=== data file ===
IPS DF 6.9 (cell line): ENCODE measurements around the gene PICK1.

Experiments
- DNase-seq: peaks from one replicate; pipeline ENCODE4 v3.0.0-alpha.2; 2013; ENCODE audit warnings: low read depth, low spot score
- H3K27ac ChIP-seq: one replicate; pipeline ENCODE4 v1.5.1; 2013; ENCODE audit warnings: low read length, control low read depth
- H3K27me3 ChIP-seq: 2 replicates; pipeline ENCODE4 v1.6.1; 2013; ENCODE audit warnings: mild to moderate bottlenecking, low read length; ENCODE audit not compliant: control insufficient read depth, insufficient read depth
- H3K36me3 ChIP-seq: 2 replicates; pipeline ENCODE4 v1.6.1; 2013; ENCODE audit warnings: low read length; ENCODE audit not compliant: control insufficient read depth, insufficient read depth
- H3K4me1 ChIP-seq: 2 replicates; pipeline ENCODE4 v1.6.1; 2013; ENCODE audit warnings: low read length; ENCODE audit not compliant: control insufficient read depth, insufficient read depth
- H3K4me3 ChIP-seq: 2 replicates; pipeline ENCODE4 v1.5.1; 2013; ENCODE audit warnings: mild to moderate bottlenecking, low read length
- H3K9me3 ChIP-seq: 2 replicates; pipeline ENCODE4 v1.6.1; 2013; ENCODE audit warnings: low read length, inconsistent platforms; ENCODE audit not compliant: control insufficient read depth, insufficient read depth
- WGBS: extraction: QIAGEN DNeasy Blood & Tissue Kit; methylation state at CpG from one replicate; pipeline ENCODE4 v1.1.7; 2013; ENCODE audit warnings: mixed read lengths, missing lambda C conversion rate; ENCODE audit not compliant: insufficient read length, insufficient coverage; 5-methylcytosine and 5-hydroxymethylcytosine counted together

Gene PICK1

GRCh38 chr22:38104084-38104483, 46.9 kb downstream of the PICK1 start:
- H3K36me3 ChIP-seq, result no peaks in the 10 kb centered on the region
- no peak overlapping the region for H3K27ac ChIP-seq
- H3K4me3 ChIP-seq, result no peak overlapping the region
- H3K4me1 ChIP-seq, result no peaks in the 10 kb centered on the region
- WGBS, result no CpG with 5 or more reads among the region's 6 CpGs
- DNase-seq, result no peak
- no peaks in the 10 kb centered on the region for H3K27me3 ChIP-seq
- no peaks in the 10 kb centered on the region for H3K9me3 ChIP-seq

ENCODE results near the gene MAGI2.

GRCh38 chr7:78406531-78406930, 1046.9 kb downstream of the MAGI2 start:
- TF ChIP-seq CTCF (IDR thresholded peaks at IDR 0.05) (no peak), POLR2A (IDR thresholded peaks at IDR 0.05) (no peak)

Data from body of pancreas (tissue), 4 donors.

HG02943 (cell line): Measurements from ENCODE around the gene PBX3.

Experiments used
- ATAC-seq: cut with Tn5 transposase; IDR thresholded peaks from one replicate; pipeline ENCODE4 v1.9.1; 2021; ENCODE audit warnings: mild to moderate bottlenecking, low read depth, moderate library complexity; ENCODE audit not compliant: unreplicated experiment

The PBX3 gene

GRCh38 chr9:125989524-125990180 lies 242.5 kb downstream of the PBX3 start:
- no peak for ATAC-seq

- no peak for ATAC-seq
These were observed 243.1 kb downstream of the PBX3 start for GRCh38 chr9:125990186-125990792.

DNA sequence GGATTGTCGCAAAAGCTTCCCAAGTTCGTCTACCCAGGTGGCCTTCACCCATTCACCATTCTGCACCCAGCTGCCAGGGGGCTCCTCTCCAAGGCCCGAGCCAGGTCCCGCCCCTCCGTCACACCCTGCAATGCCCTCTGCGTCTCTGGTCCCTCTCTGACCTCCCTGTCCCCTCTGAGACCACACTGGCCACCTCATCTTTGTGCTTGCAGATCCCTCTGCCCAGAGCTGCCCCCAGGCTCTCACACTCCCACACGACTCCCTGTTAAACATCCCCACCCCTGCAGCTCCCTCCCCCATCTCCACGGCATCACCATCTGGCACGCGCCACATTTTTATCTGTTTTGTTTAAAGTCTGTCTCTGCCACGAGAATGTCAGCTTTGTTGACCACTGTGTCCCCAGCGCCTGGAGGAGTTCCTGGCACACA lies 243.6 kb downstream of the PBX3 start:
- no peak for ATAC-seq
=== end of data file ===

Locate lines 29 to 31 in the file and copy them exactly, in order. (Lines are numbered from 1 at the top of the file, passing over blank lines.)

GRCh38 chr9:125989524-125990180 lies 242.5 kb downstream of the PBX3 start:
- no peak for ATAC-seq

- no peak for ATAC-seq